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Do subject requirements of degree courses impose unfair or inappropriate constraints on who can apply, and impair efforts to widen access to higher education?


Project Description

This project will investigate the extent to which the specification of subject qualifications for entry to particular courses at universities unnecessarily restricts applications from potential students and inhibits efforts to widen social class access to higher education, as well as the gender mix of STEM subjects’ student populations. It will seek to establish the extent to which specific entry requirements are supported by evidence of their correlation to degree performance.

Most students on most programmes of study meet the traditional requirements for their subjects, we will seek out the exceptions, whether individuals or entire programmes, which do not conform to the traditional pattern; by investigating their performance, we will establish whether the traditional requirements are justified. Evidence from a pilot study looking at civil engineering in the University of Bath indicates more than this – that the study of some subjects which are not traditionally part of preparation for civil engineering can lead to a better performance at degree level. This has important consequences, not only for supporting breadth of advanced level education, but also for supporting a breadth of thinking in higher education - to lead out creativity and imagination, to provide leadership and innovation, rather than merely training students for entering graduate jobs.

As an example of an effect of traditional requirements, most engineering departments require Physics A-level, yet this is intrinsically prejudicial against women, who are far less likely than men to study the subject. This is almost certainly a social issue governed by gender pressures, but may also be related to societal resources, and so work against the goal of widening participation in higher education by able people from all backgrounds. Our observation is that not having studied Physics A-level does not in fact provide any measurable disadvantage. Some departments emphasise ‘Further Maths’, which is even more prejudicial, yet the initial study shows this to give no advantage at degree level. Whilst the initial evidence indicates that the gains from broader study are greater than those from additional similar study such as ‘Further Maths’ or more science subjects, it is necessary to find out to what extent this applies to other successful programmes in other disciplines.

This issue also has important implications for widening access to higher education by social class, since the most selective universities require top grades in traditional science and Maths subjects for entry to STEM courses, and these grades will disproportionately be achieved by pupils in private and selective schools.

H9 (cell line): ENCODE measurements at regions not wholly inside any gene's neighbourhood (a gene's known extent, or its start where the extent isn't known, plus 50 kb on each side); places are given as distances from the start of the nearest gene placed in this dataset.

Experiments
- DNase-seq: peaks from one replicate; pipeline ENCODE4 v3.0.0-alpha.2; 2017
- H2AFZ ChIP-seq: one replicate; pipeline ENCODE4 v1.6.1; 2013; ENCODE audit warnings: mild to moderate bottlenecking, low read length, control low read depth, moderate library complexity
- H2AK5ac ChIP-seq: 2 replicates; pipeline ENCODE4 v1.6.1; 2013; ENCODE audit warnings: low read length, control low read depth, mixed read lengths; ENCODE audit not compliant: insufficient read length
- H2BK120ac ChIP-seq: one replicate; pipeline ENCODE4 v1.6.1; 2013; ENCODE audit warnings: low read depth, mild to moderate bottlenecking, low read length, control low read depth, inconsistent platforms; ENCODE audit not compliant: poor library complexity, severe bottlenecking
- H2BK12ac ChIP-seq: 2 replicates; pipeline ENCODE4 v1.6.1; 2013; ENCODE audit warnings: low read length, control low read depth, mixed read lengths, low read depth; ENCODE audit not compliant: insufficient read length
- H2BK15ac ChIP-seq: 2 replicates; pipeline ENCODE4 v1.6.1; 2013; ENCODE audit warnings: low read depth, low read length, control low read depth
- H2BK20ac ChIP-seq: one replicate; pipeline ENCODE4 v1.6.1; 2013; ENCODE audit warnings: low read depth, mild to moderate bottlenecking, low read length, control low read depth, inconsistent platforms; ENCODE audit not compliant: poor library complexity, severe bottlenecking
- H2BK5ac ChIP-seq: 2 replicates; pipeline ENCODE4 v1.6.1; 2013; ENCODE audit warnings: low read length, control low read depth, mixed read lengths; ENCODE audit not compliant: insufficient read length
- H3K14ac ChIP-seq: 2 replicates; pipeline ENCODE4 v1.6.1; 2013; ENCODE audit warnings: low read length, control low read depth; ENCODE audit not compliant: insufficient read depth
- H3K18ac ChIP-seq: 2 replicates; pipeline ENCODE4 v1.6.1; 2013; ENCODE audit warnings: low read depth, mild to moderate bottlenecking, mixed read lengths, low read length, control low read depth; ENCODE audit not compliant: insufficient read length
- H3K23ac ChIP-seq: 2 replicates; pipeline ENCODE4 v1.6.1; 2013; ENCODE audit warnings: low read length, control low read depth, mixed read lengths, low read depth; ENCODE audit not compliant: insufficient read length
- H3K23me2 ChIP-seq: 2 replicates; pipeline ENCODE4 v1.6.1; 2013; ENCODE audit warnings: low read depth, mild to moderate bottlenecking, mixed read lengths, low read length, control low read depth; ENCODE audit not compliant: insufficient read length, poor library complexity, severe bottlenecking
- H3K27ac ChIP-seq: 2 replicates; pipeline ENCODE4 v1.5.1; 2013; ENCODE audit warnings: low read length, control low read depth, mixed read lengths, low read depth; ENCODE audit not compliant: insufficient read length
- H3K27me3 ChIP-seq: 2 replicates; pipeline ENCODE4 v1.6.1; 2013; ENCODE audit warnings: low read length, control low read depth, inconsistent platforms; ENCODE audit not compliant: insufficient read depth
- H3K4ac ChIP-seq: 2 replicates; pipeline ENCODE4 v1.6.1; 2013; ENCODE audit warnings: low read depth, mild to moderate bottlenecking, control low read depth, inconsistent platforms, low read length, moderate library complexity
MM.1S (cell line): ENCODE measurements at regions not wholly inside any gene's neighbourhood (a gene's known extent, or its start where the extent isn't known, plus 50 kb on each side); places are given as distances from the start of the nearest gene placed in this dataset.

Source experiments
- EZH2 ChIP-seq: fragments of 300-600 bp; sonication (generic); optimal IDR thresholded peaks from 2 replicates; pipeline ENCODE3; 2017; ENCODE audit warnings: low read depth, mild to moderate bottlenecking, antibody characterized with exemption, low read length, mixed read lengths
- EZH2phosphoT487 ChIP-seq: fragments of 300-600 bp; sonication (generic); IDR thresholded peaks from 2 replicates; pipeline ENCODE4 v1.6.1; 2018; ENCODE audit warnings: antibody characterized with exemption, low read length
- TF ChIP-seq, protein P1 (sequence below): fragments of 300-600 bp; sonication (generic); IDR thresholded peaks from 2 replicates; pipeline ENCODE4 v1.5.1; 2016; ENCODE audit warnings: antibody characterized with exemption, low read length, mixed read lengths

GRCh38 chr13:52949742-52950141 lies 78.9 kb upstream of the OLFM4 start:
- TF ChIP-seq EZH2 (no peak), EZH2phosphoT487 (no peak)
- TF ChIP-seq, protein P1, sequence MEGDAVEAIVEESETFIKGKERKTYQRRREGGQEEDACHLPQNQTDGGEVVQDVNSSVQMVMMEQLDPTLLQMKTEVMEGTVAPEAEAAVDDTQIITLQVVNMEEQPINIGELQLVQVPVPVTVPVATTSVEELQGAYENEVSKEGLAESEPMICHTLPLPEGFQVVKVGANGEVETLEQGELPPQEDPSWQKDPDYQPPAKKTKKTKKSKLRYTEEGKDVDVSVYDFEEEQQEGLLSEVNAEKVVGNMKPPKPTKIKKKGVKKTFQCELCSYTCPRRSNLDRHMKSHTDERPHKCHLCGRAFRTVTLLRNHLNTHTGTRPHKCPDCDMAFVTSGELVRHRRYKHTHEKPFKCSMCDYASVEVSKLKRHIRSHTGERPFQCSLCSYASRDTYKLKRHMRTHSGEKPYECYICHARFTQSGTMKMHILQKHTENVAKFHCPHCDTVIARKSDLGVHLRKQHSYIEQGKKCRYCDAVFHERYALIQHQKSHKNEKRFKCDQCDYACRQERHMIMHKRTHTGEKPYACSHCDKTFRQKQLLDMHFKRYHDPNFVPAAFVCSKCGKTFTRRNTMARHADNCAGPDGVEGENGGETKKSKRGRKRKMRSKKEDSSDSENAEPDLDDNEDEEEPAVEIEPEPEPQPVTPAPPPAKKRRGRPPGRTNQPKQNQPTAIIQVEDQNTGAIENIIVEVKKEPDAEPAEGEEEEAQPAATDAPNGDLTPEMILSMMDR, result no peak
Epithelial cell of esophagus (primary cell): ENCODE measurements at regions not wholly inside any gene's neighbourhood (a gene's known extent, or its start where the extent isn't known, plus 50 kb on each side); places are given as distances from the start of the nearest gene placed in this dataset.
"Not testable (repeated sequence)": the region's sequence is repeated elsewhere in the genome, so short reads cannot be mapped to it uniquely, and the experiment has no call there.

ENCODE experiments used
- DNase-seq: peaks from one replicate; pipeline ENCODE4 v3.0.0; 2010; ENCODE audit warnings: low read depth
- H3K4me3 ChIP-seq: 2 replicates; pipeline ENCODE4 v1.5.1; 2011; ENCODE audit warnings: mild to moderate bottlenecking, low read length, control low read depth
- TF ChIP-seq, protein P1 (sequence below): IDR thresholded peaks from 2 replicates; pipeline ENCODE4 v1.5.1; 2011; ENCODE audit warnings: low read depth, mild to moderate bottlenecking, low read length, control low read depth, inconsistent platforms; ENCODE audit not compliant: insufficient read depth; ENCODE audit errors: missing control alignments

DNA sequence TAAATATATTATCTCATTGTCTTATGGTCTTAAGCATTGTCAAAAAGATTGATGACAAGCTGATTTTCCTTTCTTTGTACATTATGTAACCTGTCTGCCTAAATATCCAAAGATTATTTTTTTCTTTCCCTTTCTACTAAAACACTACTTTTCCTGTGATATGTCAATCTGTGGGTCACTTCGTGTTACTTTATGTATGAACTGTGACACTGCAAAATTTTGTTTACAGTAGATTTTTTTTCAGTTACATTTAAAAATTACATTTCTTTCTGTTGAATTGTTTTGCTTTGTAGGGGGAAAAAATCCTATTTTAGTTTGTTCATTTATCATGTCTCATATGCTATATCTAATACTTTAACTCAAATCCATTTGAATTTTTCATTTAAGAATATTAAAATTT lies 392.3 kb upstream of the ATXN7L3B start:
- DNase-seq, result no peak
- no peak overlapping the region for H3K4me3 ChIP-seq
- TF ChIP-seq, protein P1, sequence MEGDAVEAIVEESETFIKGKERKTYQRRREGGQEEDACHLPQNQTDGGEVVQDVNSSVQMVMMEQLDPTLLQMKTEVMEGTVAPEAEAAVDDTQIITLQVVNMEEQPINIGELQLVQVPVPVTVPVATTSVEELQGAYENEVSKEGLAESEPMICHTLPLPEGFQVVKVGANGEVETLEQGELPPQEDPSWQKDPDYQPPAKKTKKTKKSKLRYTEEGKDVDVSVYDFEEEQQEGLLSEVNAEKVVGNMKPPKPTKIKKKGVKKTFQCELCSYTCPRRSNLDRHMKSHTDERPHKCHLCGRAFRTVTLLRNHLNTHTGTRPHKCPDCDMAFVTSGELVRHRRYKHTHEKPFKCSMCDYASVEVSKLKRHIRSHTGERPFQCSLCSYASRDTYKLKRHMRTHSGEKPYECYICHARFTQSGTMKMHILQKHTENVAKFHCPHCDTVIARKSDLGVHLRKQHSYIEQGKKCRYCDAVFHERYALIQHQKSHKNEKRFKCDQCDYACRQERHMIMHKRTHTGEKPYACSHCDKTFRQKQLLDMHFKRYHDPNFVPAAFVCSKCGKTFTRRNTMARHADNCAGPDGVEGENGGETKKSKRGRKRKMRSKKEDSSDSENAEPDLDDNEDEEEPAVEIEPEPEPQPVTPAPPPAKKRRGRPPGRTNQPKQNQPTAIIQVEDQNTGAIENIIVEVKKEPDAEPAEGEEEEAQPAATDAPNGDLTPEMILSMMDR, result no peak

The initial work on this project will use data from within the University of Bath, but we will also work with the Office for Fair Access (OFFA) and the Higher Education Statistics Agency (HESA) (in Bristol and Cheltenham) to obtain anonymized evidence for different subjects in different universities. We will test the degree outcomes of students in selected STEM disciplines against their A-level subjects at entry, and undertake further analysis of entry qualifications by social class, gender and school type.

We will establish a method of investigation which can be applied more broadly, and an evidence base to demonstrate the pressing need for new decisions at policy level (e.g. by accrediting bodies) about subject requirements. The developed methodology will enable the development of government policy mandating an evidence-based approach, so that subject requirements can no longer be used to implement conscious or unconscious prejudice against widening participation and fair access. This will support moves to help UK higher education to move away from out-dated paradigms, and provide an education that is fit for the future.

Your lead supervisor will be Dr Paul McCombie, Deputy Head of Department, Architecture and Civil Engineering (); your second supervisor will be Professor Nick Pearce, Director of the Institute for Policy Research (). Both may be contacted for further information. You will be based in the Institute for Policy Research.

The closing date for applications is 18th August; we aim to interview soon afterwards, and we would like the successful candidate to start by 2nd October 2017.

Funding Notes

Competitively awarded University of Bath studentships are available to support highly qualified UK/EU applicants. Funding for Home/EU candiates includes: full tuition fees, £1000 per year Training Support Grant and Stipend of £14,553 (2017-8 rate).

Applicants will ideally have graduated (or be due to graduate) with a first class honours undergraduate degree and/or MSc distinction (or overseas equivalent); they are likely to have a background in economics, statistics, or public policy economics, and are likely to be aiming for a career in one of these areas. A knowledge of working with large databases will be an advantage.

How good is research at University of Bath in Architecture, Built Environment and Planning?

FTE Category A staff submitted: 28.38

Research output data provided by the Research Excellence Framework (REF)

Click here to see the results for all UK universities

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